After a first cut, my Attention Deficit Disorder kicks in.
Well here I am, the proud owner of a completed manuscript. Completed in first draft that is. I just finished reading it and had some good news and bad news for myself.
The Bad news is:
1 The story rambles and has gaping holes.
2. There are key components of a good novel, that are not in evidence.
3. Several of the supporting characters are more compelling than the main character.
4. It's written using “Flash Scenes,” a technique I rely on extensively and no one else seems to use.
5. Any editor reading it, in this form, would shake her head and mutter, “Amateur,” pitching it onto the discard heap.
The Good news is that it’s an exciting and compelling story and even though I wrote it, the reread kept me on the edge of my seat and in several places punched my emotion button.
"Well," I said to myself," I did it. When I get to the "Great Story Teller in the Sky, I can tell him I wrote a stage play and a fiction novel."
My attention is drawn to my garage and the 1952 Ford Dump Truck I’m rehabilitating. There's something about working with your hands and seeing the instant reinforcement that follows. It's hard to beat. I love to work on mechanical and electrical devices and there's nothing to compare with the thrill of rebuilding an engine and hearing it roar to life. For the past six months my “Hanger Queen,” had been sitting out there, neglected, and with Spring coming I need to get out of this damn basement and out of my cubicle. As I’m about to go outside, however, I hear a snort of disgust. It's my muse.
“Quitter!” I cringe at the tone of her voice and her scorn goes thorugh me like a chill of fever. “You’re going to leave our children, who have yet to see the light of day, and consign all these months of work into into obscurity! If you walk out on me now, then don't ever think about sucking up again."
Suddenly my creative light goes out and I'm plunged into a darkness of the dreaded soup.
“Don’t get so touchy!” I answer back, “It was just wistful thinking. That damn truck isn’t going anywhere!”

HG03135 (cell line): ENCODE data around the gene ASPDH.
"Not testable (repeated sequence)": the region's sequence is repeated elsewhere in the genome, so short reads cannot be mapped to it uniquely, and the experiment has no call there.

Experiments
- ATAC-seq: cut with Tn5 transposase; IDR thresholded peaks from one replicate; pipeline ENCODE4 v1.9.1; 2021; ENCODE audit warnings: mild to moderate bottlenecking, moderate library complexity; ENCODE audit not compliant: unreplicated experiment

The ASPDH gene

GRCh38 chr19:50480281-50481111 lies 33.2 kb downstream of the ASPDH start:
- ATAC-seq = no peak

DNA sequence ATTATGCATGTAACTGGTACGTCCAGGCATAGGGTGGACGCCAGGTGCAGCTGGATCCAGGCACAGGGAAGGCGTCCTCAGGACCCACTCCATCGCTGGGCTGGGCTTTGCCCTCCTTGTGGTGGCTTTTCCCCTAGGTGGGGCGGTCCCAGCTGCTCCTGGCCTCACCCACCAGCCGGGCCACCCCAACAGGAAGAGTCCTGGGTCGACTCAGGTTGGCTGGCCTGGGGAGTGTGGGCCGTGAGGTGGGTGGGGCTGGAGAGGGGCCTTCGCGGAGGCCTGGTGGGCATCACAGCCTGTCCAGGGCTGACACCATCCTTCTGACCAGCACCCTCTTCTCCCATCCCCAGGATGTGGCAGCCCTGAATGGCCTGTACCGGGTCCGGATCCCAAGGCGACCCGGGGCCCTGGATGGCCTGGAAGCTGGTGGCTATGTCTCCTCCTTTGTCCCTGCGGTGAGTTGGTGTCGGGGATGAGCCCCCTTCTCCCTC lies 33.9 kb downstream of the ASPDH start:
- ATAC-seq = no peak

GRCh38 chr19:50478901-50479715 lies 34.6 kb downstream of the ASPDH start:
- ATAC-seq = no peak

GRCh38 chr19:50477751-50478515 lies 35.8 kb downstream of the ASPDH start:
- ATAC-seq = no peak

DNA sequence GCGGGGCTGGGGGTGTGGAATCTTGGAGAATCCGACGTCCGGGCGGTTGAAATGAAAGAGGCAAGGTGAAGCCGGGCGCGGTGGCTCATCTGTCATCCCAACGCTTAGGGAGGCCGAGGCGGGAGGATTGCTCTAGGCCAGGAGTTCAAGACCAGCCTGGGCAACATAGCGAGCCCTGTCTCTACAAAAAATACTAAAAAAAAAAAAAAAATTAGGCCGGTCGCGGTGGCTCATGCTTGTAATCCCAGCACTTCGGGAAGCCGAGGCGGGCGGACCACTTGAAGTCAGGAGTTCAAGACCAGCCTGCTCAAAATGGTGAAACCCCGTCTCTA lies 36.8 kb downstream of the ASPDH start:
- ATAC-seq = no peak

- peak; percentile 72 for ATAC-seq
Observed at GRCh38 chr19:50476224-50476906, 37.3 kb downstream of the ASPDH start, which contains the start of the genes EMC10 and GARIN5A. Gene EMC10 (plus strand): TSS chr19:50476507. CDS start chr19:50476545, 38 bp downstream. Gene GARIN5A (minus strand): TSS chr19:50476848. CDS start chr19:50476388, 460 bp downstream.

The Nun from Hell has struck again and I'm left a quivering mass of jelly. So here I sit, getting ready to do my second draft. What a hopeless task it seems, but then it occurrs to me that it could be worse. From the perspective of a cup half full, I now have a story that leads from start to finish. I know who the characters are and what is going to happen. What if I were to correct the structural shortcomings that are so clear now in retrospect and using a reverse outline, fit the story to a new framework?"
For example my heroine needs some beefing up, to stand above her supporting characters. How about some conflicts, goals and setbacks to show how compelling she really is?
And the structure is deficient. In this reference book I read, it says there has to be three disasters. One in each of the three phases. I have some setbacks, but maybe I can amp these minor traffic bumps into some serious adversity.
And maybe I should look closely at each chapter and ask myself, “What is the central scene?" It says here that they’re like the vertebrate of a skeleton. Are mine critical to the continuity of the story or are they just hanging around? Finally, consider the ancillary scenes. Are they really all necessary?
Yeah! And there’s plenty more I need to do but I don’t want to give away all the secrets I’ve stolen.
“Don’t give up on me yet!" I cry out! I"m going to make this novel a number one best seller! Mark my words."
“Yeah right!” I hear a whisper, from my subconscious. “I’ll believe that when I see the check.”